AILSA CHANG, HOST:
All right. Let's move from shutdown to the drawdown of troops in Afghanistan. Yesterday, President Trump ordered a massive reduction of U.S. troops now deployed in that country. The drawdown in Afghanistan had quickly followed two big pieces of news this week, Trump's decision to also withdraw from Syria and the resignation of Defense Secretary Jim Mattis. So what does all of this mean for military operations going forward? Well, NPR Pentagon correspondent Tom Bowman is here to tell us. Hey, Tom.
TOM BOWMAN, BYLINE: Hey, Ailsa.
CHANG: All right. So right now, there are about 14,000 troops in Afghanistan. What is their specific mission?
BOWMAN: Well, the mission for the past four years has been twofold. Number one, go out with Afghan commandos to hunt down terrorists, al-Qaeda and ISIS, so they don't once again gain a foothold in Afghanistan. The second mission is to train Afghan forces. That's been going on for some time, costing tens of billions of dollars.
And the incoming commander in the region who will oversee the Afghanistan mission told a Senate committee this month that the Afghan forces need a lot more work. Here's Lieutenant General Frank McKenzie.
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LT GEN FRANK MCKENZIE: They're not there yet. And if we left precipitously right now, I do not believe they would be able to successfully defend their country. I think that one of the things that would actually provide the most damaging to them would be if we put a timeline on it.
BOWMAN: So the general says, you leave quickly, Afghan army might collapse, fall to the Taliban. That's the concern of the U.S. military. And some analysts are saying that if you only have 7,000 troops left, you won't be able to both train Afghan forces and mount that anti-terror effort.
CHANG: Wait, so meaning with this troop reduction, generals on the ground may have to decide between Afghan training and counterterrorism?
BOWMAN: That's right. Maybe you would have to choose. And some say that even at the current level of 15,000, it's hard to do both. Senior people I've spoke with in the Pentagon say you have to maintain that number, 15,000. But of course, here's the thing. As we all know, the U.S. is entering its 18th year in Afghanistan.
BOWMAN: The president and others - some on Capitol Hill, some analysts - are rightly asking, how long will this take? The military says the fight's still at a stalemate after all these years and this effort. So there's some 2,500 Americans dead, 20,000 wounded, nearly a trillion dollars spent. And here's the other thing. There have not been really any serious hearings on the Hill over the years.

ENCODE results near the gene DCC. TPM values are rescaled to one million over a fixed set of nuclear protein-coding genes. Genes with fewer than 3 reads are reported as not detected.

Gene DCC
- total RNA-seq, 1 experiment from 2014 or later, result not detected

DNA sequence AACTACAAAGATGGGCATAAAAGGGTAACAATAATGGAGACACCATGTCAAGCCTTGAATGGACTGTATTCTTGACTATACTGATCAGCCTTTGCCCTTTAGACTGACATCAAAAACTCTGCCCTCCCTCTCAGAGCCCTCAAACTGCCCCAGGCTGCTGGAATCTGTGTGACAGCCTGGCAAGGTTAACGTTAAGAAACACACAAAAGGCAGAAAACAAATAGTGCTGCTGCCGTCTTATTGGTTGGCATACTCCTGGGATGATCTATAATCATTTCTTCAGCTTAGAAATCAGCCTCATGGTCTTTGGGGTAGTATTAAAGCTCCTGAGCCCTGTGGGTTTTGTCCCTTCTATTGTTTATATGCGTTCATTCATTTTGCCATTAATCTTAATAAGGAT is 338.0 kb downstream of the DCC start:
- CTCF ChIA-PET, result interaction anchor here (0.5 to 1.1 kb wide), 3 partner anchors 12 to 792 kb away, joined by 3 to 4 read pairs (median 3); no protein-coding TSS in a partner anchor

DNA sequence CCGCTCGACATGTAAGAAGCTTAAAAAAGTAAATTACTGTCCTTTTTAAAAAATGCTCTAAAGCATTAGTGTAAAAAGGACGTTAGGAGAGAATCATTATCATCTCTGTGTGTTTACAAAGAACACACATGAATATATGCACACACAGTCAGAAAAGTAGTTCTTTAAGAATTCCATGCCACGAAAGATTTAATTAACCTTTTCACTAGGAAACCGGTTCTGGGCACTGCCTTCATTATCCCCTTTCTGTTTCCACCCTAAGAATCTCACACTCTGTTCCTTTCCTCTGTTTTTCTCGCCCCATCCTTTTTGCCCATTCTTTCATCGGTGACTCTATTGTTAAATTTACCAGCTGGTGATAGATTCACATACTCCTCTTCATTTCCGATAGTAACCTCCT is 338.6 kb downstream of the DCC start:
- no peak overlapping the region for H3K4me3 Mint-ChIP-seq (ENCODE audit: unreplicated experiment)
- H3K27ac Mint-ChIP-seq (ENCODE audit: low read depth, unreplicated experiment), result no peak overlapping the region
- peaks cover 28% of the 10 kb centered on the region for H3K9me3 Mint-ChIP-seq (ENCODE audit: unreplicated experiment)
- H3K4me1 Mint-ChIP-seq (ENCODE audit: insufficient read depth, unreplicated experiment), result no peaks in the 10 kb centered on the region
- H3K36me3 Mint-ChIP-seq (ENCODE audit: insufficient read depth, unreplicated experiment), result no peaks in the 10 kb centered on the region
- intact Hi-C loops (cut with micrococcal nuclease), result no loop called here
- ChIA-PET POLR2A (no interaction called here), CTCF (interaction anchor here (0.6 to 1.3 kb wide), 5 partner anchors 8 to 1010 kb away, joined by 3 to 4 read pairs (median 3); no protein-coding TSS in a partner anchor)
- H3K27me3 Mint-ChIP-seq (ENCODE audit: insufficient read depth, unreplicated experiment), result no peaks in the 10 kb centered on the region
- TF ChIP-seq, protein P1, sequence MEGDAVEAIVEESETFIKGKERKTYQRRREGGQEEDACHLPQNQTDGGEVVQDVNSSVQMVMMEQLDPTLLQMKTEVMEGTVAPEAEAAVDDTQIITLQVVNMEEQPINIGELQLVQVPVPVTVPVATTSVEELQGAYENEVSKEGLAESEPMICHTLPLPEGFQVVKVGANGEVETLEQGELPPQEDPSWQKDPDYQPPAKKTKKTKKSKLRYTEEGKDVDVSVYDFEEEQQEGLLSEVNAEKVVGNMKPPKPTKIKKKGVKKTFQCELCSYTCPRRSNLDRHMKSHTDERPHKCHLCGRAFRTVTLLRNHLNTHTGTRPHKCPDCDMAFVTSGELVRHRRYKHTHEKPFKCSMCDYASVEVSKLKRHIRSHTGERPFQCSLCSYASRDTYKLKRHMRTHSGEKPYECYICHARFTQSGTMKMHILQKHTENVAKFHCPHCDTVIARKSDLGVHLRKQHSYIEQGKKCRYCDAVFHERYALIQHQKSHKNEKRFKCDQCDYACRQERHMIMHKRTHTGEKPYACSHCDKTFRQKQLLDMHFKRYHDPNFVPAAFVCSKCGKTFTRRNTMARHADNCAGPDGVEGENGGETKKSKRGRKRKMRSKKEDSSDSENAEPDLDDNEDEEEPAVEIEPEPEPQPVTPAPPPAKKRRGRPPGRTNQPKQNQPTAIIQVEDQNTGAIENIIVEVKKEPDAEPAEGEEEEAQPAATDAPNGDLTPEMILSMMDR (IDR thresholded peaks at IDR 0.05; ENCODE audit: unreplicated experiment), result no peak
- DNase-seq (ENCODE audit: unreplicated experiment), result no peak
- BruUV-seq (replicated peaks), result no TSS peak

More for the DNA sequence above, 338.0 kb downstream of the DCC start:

CHANG: Now, Trump has stated he does not want the U.S. to serve as the world's policeman. And General Mattis said in his resignation letter that he agrees with the president on that point. So if they agree, how would you explain their very different views on how to proceed in Afghanistan?
BOWMAN: Well, it gets back to that precipitous withdrawal, which is what the Trump decision looks like, versus measured withdrawal, which is what the military and many in Congress would like to see. You battle the Taliban while you negotiate with the insurgent group.
CHANG: Well, that raises another question, the U.S. special envoy to Afghanistan. Zalmay Khalilzad is in the region for peace talks with the Taliban. Is it possible this large U.S. troop reduction is part of these negotiations?
BOWMAN: You know, we don't know if this is a calculated effort to get a deal with the Taliban or more of President Trump fulfilling a campaign pledge to bring U.S. troops home. People are asking these questions in the Pentagon, Capitol Hill and elsewhere in Washington. But here's the thing. All we have right now is a number - a 7,000 troop cut and no real explanation at this point.
CHANG: OK. Real quickly, do you think it's possible Trump would remove all U.S. troops before negotiations are even complete, or would he likely wait?
BOWMAN: It's possible he could pull all U.S. troops out and declare victory, just like he did in Syria this week.
CHANG: That's NPR Pentagon correspondent Tom Bowman. Thanks, Tom.
BOWMAN: You're welcome.
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